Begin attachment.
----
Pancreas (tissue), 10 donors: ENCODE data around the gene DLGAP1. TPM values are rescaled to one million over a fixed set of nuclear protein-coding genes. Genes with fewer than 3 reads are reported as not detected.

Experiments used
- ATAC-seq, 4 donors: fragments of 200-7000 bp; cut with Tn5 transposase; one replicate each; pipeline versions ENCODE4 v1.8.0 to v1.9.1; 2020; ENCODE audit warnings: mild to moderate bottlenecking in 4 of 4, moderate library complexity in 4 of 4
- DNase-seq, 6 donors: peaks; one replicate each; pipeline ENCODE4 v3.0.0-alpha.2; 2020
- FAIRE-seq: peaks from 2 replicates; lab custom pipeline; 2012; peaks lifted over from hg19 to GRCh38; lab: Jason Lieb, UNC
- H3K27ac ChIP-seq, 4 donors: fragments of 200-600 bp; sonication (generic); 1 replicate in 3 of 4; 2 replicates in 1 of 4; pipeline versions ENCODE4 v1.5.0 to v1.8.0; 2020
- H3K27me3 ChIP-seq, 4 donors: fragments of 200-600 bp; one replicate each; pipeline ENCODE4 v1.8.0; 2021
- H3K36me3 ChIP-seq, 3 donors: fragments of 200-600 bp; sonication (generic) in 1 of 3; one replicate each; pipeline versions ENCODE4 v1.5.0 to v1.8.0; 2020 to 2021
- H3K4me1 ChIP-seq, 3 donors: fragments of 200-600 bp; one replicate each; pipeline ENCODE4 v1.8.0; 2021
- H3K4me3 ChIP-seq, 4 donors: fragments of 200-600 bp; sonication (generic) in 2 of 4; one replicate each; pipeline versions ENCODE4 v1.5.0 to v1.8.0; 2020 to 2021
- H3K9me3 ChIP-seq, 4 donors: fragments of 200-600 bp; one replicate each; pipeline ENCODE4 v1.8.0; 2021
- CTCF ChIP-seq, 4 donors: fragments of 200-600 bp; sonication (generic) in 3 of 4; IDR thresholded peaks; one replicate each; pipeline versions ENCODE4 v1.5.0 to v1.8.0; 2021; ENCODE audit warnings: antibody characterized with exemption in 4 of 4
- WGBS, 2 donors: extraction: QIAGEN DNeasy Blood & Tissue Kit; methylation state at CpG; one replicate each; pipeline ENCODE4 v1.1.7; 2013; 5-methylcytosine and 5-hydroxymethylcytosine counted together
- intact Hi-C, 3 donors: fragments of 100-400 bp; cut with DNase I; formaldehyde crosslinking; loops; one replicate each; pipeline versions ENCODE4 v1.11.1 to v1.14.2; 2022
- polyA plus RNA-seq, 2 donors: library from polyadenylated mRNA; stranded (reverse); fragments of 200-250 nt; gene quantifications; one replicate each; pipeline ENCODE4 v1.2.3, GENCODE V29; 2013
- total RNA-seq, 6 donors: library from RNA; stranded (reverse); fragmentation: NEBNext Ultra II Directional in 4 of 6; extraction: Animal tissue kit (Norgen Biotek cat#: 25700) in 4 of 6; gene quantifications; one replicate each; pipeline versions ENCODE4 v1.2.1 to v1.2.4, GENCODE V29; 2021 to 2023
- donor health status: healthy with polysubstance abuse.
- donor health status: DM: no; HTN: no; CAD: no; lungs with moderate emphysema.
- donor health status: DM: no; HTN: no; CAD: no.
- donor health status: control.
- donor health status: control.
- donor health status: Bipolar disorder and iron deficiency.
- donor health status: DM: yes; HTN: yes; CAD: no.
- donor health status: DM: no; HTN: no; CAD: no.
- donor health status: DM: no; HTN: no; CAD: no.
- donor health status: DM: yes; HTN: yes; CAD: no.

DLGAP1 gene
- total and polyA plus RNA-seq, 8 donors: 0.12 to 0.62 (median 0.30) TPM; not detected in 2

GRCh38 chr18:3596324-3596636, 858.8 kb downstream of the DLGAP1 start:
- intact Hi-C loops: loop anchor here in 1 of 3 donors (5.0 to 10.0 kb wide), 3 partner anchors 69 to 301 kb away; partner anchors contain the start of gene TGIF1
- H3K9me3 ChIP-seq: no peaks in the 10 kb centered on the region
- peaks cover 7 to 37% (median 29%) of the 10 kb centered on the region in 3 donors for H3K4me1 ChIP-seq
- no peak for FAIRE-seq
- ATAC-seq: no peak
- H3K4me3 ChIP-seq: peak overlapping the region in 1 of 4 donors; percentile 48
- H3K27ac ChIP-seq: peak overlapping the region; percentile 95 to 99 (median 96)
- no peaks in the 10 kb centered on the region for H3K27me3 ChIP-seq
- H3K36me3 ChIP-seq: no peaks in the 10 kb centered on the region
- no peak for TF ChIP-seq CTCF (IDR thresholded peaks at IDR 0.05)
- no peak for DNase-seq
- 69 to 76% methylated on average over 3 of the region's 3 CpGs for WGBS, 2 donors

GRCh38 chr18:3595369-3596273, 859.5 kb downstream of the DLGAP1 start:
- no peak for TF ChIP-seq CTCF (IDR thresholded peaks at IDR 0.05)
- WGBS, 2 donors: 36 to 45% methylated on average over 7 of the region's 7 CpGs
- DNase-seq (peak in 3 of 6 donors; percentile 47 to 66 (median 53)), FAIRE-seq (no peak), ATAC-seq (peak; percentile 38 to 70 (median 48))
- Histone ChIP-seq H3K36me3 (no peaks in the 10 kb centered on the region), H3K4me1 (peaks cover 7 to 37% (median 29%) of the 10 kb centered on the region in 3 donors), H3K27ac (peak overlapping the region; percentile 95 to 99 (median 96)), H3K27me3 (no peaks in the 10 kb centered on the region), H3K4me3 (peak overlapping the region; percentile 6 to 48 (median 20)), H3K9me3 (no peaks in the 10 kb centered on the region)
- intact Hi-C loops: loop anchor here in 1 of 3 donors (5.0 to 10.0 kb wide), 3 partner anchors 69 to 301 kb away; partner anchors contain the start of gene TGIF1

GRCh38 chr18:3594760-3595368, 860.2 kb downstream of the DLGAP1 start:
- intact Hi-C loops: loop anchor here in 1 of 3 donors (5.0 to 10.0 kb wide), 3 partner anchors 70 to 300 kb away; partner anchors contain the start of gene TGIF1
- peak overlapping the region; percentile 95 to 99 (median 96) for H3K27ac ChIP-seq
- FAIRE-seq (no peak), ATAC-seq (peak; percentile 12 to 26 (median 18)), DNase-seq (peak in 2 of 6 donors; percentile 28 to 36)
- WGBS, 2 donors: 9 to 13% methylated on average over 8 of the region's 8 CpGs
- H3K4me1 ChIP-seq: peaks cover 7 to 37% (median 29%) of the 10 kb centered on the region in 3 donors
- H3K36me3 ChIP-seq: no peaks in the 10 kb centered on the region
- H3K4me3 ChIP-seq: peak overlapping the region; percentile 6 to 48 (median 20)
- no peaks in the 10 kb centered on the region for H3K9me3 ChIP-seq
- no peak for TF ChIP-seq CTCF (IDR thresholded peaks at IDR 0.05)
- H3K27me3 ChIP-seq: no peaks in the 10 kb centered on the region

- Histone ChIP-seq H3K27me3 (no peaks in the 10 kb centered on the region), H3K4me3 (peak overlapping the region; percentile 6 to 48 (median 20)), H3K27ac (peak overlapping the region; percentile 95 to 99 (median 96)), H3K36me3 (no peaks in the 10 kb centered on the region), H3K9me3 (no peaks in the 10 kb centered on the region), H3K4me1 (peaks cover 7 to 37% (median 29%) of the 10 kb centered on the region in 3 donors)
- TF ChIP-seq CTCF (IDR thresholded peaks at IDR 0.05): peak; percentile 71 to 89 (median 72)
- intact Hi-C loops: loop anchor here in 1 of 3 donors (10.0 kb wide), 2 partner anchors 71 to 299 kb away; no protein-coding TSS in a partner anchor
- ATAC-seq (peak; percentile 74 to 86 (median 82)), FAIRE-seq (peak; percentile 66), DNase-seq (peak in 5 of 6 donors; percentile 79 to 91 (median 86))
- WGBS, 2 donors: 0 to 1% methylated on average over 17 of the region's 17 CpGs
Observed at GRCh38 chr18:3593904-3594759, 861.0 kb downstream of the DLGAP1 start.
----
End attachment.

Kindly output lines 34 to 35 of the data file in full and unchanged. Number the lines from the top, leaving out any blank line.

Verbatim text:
- ATAC-seq: no peak
- H3K4me3 ChIP-seq: peak overlapping the region in 1 of 4 donors; percentile 48